The Laidly Worm of Spindleston Heugh
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In the Kingdom of Northumbria, a kind king in Bamburgh Castle takes a beautiful but cruel witch as his queen after his wife's death. The King's son, Childe Wynd, has gone across the sea but the witch turns his daughter, Princess Margaret, into a dragon.
The enchantment used is usually:
- I weird ye to be a Laidly Worm,
- And borrowed shall ye never be,
- Until Childe Wynd, the King's own son
- Come to the Heugh and thrice kiss thee;
- Until the world comes to an end,
- Borrowed shall ye never be.
Later in the story, the prince returns and, instead of fighting the dragon, kisses it, restoring the princess to her natural form. He then turns the witch-queen into a toad and becomes king.
In Joseph Jacob's version, the dragon Princess Margaret becomes is appeased by putting aside seven cows for her per day. The prince her brother hears of it and comes for her, despite his stepmother's attempt to keep him away, by magic and by force of arms.
There is no authoritative version of the ballad. Robert Lambe "discovered' it as fragments.[according to whom?] Lambe was an expert on the origins and meanings of ancient obscure words, and helped track down the meanings of some of the words found in the ballads in the "Reliques".
The Laidly Worm never made it into the "Reliques" but was reprinted in various other books after its discovery. Lambe sent the fragments to his friend Bishop Percy, another antiquarian. Percy had embarked on a British Empire-spanning project to collect all the oral and written lore and ballads, which he assembled into a volume called "Reliques of Ancient English Poetry".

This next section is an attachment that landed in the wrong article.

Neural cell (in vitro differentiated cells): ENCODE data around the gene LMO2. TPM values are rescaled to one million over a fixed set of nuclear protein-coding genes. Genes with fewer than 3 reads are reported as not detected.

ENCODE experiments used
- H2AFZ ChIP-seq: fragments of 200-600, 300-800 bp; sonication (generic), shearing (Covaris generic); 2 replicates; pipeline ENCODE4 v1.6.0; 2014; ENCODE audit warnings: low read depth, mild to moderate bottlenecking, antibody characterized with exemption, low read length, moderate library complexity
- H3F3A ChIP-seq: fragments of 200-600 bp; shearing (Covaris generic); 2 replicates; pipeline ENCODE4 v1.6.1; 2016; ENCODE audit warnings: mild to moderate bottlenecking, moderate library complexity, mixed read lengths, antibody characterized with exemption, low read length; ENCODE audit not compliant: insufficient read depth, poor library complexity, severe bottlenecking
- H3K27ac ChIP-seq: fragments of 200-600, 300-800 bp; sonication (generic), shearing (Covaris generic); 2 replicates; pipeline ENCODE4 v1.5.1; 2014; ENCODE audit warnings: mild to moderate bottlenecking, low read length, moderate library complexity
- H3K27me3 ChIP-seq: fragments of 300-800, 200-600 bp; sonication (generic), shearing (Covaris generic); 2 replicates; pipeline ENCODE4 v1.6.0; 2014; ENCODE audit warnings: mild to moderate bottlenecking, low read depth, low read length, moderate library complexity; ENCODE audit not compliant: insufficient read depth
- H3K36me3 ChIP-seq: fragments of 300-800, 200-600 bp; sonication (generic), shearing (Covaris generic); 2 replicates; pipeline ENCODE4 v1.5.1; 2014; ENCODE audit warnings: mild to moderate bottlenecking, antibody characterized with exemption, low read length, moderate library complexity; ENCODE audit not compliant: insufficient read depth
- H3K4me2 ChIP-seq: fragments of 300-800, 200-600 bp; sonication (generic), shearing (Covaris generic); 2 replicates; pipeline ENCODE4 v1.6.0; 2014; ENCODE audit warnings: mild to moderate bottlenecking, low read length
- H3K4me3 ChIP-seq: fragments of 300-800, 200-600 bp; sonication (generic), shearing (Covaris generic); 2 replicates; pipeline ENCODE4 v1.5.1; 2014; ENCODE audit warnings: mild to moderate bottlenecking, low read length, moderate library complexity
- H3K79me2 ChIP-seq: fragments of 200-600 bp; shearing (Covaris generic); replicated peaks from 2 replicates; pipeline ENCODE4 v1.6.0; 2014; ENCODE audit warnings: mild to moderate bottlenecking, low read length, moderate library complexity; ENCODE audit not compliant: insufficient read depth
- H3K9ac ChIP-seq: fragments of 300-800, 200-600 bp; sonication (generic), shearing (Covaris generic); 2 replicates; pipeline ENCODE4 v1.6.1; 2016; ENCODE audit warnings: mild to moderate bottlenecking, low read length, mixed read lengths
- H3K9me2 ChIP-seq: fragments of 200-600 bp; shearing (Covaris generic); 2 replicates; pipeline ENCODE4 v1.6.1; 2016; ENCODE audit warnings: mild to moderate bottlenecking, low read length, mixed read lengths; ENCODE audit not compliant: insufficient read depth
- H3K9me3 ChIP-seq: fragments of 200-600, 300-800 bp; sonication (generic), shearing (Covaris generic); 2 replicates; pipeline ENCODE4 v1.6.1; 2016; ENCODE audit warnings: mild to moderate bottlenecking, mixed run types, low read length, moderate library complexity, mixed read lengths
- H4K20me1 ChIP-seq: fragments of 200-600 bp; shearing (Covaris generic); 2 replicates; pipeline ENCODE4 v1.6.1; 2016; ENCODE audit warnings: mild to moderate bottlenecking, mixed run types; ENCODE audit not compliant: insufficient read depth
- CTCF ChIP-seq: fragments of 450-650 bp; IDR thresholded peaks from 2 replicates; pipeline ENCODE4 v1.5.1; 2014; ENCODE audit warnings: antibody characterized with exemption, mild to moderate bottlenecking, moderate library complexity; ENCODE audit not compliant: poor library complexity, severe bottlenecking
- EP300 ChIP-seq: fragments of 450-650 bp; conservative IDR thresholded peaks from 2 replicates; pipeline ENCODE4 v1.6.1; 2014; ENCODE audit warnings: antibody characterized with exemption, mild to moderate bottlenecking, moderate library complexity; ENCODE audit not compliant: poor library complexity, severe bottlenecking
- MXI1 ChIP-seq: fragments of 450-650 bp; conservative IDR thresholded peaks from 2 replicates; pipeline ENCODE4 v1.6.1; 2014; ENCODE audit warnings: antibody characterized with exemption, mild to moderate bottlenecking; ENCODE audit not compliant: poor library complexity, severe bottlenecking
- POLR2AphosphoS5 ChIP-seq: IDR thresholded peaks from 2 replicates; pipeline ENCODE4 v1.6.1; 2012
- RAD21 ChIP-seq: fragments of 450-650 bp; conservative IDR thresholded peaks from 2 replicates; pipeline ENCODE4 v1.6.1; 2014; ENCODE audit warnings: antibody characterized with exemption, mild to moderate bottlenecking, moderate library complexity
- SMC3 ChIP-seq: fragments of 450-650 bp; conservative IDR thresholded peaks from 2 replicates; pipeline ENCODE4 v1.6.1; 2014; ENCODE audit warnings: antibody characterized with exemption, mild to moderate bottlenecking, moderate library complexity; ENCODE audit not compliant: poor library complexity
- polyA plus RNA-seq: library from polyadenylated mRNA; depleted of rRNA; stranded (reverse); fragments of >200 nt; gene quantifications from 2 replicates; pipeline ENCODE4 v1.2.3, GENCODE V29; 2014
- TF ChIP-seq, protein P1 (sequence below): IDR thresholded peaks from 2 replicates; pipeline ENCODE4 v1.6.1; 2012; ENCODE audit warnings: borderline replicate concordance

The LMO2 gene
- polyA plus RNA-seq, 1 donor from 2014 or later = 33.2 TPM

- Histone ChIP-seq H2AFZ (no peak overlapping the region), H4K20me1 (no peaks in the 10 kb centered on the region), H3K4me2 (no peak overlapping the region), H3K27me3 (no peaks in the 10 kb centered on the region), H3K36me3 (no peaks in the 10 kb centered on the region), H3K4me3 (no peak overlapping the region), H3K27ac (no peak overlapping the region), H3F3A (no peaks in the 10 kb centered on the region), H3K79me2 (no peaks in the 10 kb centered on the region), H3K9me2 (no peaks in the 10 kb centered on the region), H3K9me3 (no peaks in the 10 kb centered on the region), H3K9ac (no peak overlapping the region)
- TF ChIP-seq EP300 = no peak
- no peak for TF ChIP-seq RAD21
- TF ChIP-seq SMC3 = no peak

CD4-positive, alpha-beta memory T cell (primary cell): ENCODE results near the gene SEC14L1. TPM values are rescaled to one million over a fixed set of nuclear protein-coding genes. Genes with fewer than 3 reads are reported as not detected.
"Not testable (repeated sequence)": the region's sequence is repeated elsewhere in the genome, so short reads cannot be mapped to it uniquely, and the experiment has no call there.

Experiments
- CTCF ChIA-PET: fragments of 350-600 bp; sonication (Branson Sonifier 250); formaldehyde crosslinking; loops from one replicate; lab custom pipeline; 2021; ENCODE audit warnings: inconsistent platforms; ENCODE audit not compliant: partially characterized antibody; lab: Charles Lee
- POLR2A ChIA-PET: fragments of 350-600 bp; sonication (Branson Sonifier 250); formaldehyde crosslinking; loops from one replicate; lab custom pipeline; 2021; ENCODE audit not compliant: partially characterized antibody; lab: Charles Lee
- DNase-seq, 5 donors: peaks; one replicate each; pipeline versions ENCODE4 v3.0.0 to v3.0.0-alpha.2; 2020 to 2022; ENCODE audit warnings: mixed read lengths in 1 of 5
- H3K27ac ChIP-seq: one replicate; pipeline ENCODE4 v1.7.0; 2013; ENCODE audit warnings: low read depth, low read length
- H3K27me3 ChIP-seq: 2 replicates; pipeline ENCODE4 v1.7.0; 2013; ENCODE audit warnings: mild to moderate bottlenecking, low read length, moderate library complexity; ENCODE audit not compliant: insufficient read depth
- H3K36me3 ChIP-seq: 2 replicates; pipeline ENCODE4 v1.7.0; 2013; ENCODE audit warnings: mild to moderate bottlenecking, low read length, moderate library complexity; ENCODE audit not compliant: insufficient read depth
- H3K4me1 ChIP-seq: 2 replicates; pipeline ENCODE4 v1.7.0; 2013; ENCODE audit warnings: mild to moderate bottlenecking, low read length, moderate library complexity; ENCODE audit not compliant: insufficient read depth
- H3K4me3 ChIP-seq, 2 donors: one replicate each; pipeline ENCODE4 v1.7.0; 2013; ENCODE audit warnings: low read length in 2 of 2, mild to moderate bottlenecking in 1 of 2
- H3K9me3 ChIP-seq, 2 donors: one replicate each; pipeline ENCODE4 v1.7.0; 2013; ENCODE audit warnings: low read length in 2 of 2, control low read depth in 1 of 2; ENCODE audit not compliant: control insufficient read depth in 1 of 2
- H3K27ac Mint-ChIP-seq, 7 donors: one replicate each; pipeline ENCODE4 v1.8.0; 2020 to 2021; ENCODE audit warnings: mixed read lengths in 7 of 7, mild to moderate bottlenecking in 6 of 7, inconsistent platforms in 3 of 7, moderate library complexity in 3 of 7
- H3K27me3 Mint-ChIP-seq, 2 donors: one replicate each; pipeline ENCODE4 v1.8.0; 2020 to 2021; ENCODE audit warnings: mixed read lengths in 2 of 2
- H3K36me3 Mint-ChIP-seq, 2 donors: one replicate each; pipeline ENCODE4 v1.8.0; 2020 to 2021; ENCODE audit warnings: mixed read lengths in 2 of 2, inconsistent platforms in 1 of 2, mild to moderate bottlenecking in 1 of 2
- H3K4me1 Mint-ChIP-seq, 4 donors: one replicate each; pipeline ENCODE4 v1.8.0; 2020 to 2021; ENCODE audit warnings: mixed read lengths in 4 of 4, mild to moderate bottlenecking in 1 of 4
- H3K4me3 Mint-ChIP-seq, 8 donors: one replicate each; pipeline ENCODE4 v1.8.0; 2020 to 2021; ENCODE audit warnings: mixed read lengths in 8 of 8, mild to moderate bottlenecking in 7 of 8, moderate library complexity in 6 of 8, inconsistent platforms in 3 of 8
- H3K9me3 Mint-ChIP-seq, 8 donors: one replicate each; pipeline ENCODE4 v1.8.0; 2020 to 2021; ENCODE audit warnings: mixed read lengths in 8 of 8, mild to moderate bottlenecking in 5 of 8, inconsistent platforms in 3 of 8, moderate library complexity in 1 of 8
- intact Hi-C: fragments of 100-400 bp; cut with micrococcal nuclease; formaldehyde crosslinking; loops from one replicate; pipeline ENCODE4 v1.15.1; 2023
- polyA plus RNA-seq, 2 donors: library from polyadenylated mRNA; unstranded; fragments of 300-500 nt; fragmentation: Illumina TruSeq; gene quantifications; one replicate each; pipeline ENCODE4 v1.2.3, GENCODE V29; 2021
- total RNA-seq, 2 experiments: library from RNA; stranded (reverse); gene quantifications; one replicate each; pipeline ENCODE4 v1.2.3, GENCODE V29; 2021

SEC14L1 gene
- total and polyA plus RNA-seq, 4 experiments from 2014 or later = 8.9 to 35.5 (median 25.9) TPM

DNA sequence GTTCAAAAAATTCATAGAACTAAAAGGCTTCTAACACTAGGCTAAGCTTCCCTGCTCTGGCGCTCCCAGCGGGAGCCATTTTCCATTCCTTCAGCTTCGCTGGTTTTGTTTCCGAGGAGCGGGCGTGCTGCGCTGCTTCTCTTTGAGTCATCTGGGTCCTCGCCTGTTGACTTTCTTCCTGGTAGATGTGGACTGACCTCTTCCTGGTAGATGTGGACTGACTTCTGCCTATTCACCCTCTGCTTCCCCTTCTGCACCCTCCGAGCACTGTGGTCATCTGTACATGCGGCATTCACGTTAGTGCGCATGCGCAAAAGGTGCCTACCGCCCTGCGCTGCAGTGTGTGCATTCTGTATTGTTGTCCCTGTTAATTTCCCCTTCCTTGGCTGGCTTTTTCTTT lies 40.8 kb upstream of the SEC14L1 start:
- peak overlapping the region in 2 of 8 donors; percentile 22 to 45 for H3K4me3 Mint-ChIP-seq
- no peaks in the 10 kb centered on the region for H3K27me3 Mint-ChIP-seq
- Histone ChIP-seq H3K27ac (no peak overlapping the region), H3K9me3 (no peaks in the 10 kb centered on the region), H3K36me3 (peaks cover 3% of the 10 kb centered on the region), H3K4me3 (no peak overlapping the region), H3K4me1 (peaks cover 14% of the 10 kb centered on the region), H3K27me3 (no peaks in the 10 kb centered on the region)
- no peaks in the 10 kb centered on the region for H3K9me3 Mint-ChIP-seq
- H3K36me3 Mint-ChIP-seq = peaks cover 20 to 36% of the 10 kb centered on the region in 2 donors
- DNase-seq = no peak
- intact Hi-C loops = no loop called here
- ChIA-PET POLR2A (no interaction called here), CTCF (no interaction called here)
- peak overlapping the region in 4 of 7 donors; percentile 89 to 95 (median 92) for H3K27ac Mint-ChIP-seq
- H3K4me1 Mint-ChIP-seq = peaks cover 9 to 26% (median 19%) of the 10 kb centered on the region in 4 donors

After Richard the Lionheart was released in exchange for a hostage, the hostage took with him to Germany a copy of an Arthurian romance involving a snake maiden. In the 1190s Zatikhoeven rewrote this tale as "Lanzelet" and renamed the Irish lady Elidia.
If The Laidly Worm o' Spindleston Haugh is a ballad written by Duncan Frasier, Frasier may have heard "Lanzelet" or some daughter of the parent loathly lady narrative, such as Kempion.[original research?]
- Kemp Owyne - a Child Ballad version of the tale, in which Childe Wynd is replaced by Kemp Owyne
- Loathly lady
- The Laily Worm and the Machrel of the Sea
- Francis James Child, The English and Scottish Popular Ballads, v 1, p 306, Dover Publications, New York 1965
- Hjálmþés saga ok Ölvis
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- Henderson, Joan. The Laidly Worm of Bamborough. 1991.